How is that Kremlin bank account looking?

The editor of one of Russia’s most respected independent economic magazines grudgingly admits that Putin’s team is weathering the sanctions storm well.

“We’ve released some numbers for the first half of 2022 and the general feeling is much more optimistic than in March or April,” Peter Mironenko of “The Bell” told Fox News.

“We see the numbers. They are not manipulated. On the one hand, we see the economic downturn in the second quarter. GDP fell about 4% and in the third quarter we will have about 7%. This is recession. But the scale is much more modest than claimed three or four months ago.”

And less dramatically than in 2009 when there was no more war; it is also less than the Russian Central Bank’s initial forecast of a GDP decline of 8-10% this year. And there is more. According to Mironenko, household income has fallen by only 0.8%. At the moment there is even talk of deflation. Some people are simply deterred by the political situation from spending less and saving for an even rainier day.


There’s less foreign stuff for sale, so some Russians are writing that off, but imported items can still be bought — between brokers and the surprisingly strong ruble, Mironenko says an iPhone will cost you about the same as a year ago. He himself was shocked when he recently bought one for his father.

The government, he says, has wisely avoided price controls, even though everything else they do feels is going back to the USSR. Unemployment is at an all-time low. Some of this is artificial. The government has increased pensions and salaries since the start of the war because it can.

“The sanctions have not reduced the Russian budget’s revenue from oil exports, so the government has money,” said Mironenko, who recently went into exile over the enormous pressure on the press.

Olieopslagtanks staan ​​op maandag 23 maart 2020 bij de RN-Tuapsinsky-raffinaderij, geëxploiteerd door Rosneft Oil Co., terwijl tankers voorbij zeilen in Toeapse, Rusland, op maandag 23 maart 2020. Belangrijke olievaluta's zijn deze maand veel meer gedaald na de duik in Brent-olie prijzen tot minder dan $30 per vat, met een daling van de Russische roebel met 15%.  Fotograaf: Andrey Rudakov/Bloomberg via Getty Images <span class="auteursrechten">Photographer: Andrey Rudakov/Bloomberg via Getty Images</span>” data-src=”–/YXBwaWQ9aGlnaGxhbmRlcjt3PTcwNTtoPTM5Nw–/ 1.2/cw.2vy26VPEQCOtzEsGBVw–~B/aD03MjA7dz0xMjgwO2FwcGlkPXl0YWNoeW9u/″ad0ca><noscript><img alt=Photographer: Andrey Rudakov/Bloomberg via Getty Images” src=”–/YXBwaWQ9aGlnaGxhbmRlcjt3PTcwNTtoPTM5Nw–/ cw.2vy26VPEQCOtzEsGBVw–~B/aD03MjA7dz0xMjgwO2FwcGlkPXl0YWNoeW9u/″/ca06as-img”

Oil storage tanks line up at the RN-Tuapsinsky refinery operated by Rosneft Oil Co. on Monday, March 23, 2020, as tankers sail past in Tuapse, Russia, on Monday, March 23, 2020. Major oil currencies have fallen much more this month after the plunge. in Brent oil prices are below $30 a barrel, with the Russian ruble falling 15%. Photographer: Andrey Rudakov/Bloomberg via Getty Images Photographer: Andrey Rudakov/Bloomberg via Getty Images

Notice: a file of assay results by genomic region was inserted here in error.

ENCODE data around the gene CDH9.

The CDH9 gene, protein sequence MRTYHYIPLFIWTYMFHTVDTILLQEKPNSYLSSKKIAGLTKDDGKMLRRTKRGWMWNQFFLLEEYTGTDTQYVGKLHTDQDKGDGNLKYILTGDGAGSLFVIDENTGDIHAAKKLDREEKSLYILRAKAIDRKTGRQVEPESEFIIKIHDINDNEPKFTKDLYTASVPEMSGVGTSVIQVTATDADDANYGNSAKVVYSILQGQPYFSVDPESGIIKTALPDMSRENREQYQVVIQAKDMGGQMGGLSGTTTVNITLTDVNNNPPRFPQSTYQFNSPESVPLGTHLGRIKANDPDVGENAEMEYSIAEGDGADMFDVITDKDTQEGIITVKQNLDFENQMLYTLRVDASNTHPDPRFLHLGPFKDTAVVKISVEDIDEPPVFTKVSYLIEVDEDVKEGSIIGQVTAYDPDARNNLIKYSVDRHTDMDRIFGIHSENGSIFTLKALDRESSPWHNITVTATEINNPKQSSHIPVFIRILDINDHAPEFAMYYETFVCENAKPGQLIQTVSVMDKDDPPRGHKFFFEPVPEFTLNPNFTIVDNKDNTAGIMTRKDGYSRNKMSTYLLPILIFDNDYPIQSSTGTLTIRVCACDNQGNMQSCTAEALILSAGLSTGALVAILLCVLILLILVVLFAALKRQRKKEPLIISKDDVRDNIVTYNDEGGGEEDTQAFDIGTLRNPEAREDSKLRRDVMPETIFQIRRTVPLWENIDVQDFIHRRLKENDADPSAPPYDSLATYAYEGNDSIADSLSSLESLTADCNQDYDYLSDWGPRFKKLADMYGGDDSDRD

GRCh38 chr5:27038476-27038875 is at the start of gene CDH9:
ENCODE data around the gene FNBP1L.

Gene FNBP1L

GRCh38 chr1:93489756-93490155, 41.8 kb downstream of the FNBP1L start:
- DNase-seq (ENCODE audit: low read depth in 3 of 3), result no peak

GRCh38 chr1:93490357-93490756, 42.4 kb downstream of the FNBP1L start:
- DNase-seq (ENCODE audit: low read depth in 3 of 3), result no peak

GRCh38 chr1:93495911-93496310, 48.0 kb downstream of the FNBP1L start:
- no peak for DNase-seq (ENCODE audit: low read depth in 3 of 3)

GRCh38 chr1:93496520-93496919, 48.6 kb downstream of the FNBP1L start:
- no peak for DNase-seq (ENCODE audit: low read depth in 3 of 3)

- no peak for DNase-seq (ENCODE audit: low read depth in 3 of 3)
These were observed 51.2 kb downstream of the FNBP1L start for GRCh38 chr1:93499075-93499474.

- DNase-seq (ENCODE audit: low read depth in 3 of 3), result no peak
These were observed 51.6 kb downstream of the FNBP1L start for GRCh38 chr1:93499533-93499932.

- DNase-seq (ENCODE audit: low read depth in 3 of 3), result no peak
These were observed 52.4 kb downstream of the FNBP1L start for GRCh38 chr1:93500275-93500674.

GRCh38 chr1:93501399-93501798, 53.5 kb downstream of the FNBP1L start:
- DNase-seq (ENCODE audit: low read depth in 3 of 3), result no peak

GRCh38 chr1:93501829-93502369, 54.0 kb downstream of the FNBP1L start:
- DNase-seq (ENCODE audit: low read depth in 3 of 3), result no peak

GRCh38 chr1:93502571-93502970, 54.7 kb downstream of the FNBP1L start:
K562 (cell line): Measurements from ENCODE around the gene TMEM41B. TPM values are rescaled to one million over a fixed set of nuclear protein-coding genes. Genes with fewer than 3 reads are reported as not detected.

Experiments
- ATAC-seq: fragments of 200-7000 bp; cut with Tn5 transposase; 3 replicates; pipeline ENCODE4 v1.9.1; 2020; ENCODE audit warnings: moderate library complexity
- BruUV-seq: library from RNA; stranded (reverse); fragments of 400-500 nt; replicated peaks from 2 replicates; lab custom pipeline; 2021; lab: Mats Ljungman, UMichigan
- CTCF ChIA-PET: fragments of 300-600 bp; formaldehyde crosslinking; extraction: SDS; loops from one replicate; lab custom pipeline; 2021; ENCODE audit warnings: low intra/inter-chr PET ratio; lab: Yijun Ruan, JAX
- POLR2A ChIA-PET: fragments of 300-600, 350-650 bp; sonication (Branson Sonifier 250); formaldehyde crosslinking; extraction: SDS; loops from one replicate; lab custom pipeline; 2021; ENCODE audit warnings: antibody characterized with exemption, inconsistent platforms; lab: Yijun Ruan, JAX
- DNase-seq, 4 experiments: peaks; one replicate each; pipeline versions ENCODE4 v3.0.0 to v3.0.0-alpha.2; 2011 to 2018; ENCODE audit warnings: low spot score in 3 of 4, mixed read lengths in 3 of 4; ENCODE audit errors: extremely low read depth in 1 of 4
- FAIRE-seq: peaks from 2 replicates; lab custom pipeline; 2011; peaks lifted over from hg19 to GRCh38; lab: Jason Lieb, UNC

“It will (have money) in 2022 and in 2023, and as we know Vladimir Putin’s government was historically also very good, very careful with people’s personal income. His whole ‘prosperity legend’ is based on the constant increase of people’s personal income Since 2000, it has been very much linked to rising oil prices.”

But either way, Mironenko adds, Putin has to keep that prosperity project going, and as long as Moscow has the money, it will spend it to keep the Russians in line.


How long will that be, I ask Mironenko? He admits sanctions work in theory, but he says: “It’s a long process. Historically, there aren’t many examples where even the toughest sanctions work in a year. I don’t think we’ll see them.” securities policy changes before three to five years.”

The energy dance is a tricky one, according to Mironenko, who explains that oil is more important than gas to the Russian treasury, so in a sense a commodity to play with.

De Spasskaya-toren van het Kremlin en de St. Basil's Cathedral worden gezien door het kunstobject in het Zaryadye-park in Moskou, Rusland, 15 maart 2022. (REUTERS/Evgenia Novozhenina/File Photo) <span class="auteursrechten">(REUTERS/Evgenia Novozhenina/File photo)</span>” data-src=”–/YXBwaWQ9aGlnaGxhbmRlcjt3PTcwNTtoPTM5Nw–/ 0Pt_qkIESz0spXnNom2e4A–~B/aD03MjA7dz0xMjgwO2FwcGlkPXl0YWNoeW9u/><noscript><img alt=(REUTERS/Evgenia Novozhenina/File photo)” src=”–/YXBwaWQ9aGlnaGxhbmRlcjt3PTcwNTtoPTM5Nw–/ -~B/aD03MjA7dz0xMjgwO2FwcGlkPXl0YWNoeW9u/” class=”caas-img”/>

The Kremlin’s Spasskaya Tower and St. Basil’s Cathedral are seen through the art object in Zaryadye Park in Moscow, Russia, March 15, 2022. (REUTERS/Evgenia Novozhenina/File Photo) (REUTERS/Evgenia Novozhenina/File photo)

Vladimir Putin started a game of reducing gas flow to Europe, ostensibly to see if that would make Brussels nervous enough to ease sanctions. Pain, apparently worth it for now. But if the European ban on Russian oil goes into effect at the end of the year, there could be a real flare-up of distress in Russia, and Mironenko will be watching that moment closely.

Meanwhile, when it comes to public opinion, it’s not just the propaganda-sucking mob in Russia that blames the West for all the misery they’re experiencing, even if the economy is apparently for the time being — perhaps artificially strong. It is more difficult to live a life that is connected to the outside world and for many educated and democratically minded Russians that is vital.

Mironenko says there is a lot of anger among those who feel left out of the West and also a lot of discussion about how and where you should live your life from a moral perspective. So even though the economy is pretty solvent right now, a lot of Russians are dragging a lot of Russians down.

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